💸 Deal spotlight: Black-worker ownership. With more than half of business owners in the U.S. over 55 years old, there’s a “silver tsunami” of businesses for sale. Most of them don’t have a succession plan. An increasingly viable option: Transfer ownership to employees. Bethesda, Md.-based Apis & Heritage Capital Partners this week closed a $58.1 million fund to help small and mid-sized businesses with large workforces of color transition to employee ownership (see, “Black and brown employee ownership for the post-COVID economy). Nearly 20 million Black workers make up roughly 12% of the American workforce. Black business ownership can help bridge the racial wealth gap and advance economic mobility. Black Americans aged 62 to 70 have a median net worth of $46,200 compared to $331,700 for white Americans, says the Center for Global Policy Solutions. Apis & Heritage says worker-owners in its portfolio can accrue $70,000 to $120,000 in retirement savings.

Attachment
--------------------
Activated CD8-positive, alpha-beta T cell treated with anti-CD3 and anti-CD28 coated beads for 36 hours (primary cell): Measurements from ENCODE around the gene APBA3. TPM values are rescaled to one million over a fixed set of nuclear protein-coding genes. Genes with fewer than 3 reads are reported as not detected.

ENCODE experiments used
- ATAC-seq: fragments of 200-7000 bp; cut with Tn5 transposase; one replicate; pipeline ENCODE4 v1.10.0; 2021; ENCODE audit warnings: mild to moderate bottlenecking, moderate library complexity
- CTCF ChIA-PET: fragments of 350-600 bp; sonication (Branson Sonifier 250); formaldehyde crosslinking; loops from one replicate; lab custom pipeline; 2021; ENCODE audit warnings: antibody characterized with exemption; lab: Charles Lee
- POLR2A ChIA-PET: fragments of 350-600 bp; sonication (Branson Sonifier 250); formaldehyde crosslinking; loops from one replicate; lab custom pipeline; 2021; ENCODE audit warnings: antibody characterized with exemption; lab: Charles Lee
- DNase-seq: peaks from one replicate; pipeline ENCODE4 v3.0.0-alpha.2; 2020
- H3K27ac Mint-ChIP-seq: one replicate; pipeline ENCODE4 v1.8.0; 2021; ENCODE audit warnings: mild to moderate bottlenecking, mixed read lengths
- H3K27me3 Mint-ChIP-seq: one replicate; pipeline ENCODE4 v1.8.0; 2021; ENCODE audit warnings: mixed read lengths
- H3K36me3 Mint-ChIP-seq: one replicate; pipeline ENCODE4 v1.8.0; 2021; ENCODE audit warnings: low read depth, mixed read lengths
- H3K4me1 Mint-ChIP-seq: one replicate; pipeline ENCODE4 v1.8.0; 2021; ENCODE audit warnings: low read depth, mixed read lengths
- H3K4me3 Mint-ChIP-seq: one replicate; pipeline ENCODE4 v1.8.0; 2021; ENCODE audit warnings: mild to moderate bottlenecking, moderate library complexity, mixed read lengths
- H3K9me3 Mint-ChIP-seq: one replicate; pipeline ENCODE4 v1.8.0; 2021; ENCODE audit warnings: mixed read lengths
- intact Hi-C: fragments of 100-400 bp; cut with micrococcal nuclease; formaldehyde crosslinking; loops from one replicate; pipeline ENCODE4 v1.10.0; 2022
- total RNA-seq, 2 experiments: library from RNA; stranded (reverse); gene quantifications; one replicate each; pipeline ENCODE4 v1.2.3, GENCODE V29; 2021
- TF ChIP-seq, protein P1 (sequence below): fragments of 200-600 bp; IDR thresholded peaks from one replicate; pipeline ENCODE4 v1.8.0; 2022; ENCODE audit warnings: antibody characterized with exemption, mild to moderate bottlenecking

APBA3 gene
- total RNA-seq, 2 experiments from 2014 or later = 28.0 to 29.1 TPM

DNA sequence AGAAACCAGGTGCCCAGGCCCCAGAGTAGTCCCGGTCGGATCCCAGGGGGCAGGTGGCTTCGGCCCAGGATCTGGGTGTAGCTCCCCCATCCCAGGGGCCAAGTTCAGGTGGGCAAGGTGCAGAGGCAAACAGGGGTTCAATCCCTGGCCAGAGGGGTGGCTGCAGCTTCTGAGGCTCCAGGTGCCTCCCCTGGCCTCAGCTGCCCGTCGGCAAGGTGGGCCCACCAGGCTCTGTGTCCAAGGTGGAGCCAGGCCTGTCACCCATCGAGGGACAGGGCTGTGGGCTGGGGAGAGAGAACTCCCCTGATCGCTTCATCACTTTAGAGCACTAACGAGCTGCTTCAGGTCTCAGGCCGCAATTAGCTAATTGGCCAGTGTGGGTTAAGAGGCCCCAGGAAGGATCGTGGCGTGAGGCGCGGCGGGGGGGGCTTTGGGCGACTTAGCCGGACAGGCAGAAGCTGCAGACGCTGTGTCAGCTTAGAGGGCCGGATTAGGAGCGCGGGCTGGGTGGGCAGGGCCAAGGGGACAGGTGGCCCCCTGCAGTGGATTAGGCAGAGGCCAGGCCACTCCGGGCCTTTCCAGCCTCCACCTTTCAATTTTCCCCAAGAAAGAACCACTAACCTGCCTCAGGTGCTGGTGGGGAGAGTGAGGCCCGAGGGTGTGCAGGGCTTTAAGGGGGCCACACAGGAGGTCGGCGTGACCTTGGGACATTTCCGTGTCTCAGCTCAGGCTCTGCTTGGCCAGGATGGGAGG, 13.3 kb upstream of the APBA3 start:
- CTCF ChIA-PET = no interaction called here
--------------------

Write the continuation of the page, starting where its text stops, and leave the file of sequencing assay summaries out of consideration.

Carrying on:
• Employee ownership deals. Apis & Heritage’s employee-led buyout model is helping retiring business owners transfer ownership to employees at fair market prices. The Black-led firm has helped two firms, Denver-based Apex Plumbing and El Paso, Tex.-based Accent Landscaping Contractors, transfer 100% ownership to employees.  The companies employ a total of 150 workers.

Financial inclusion. Indonesia’s Imajin secured seed funding to connect and finance small, local manufacturers that contract with large companies… The European Bank for Reconstruction and Development loaned €25 million to Morocco’s Banque Centrale Populaire to provide green-project loans to small businesses… Twinco Capital snagged $12 million in equity and debt funding, led by Quona Capital, to provide supply chain financing to small businesses in emerging markets… Fintech venture Zenfi raised $8.5 million to provide low-cost personal finance services to Mexican consumers.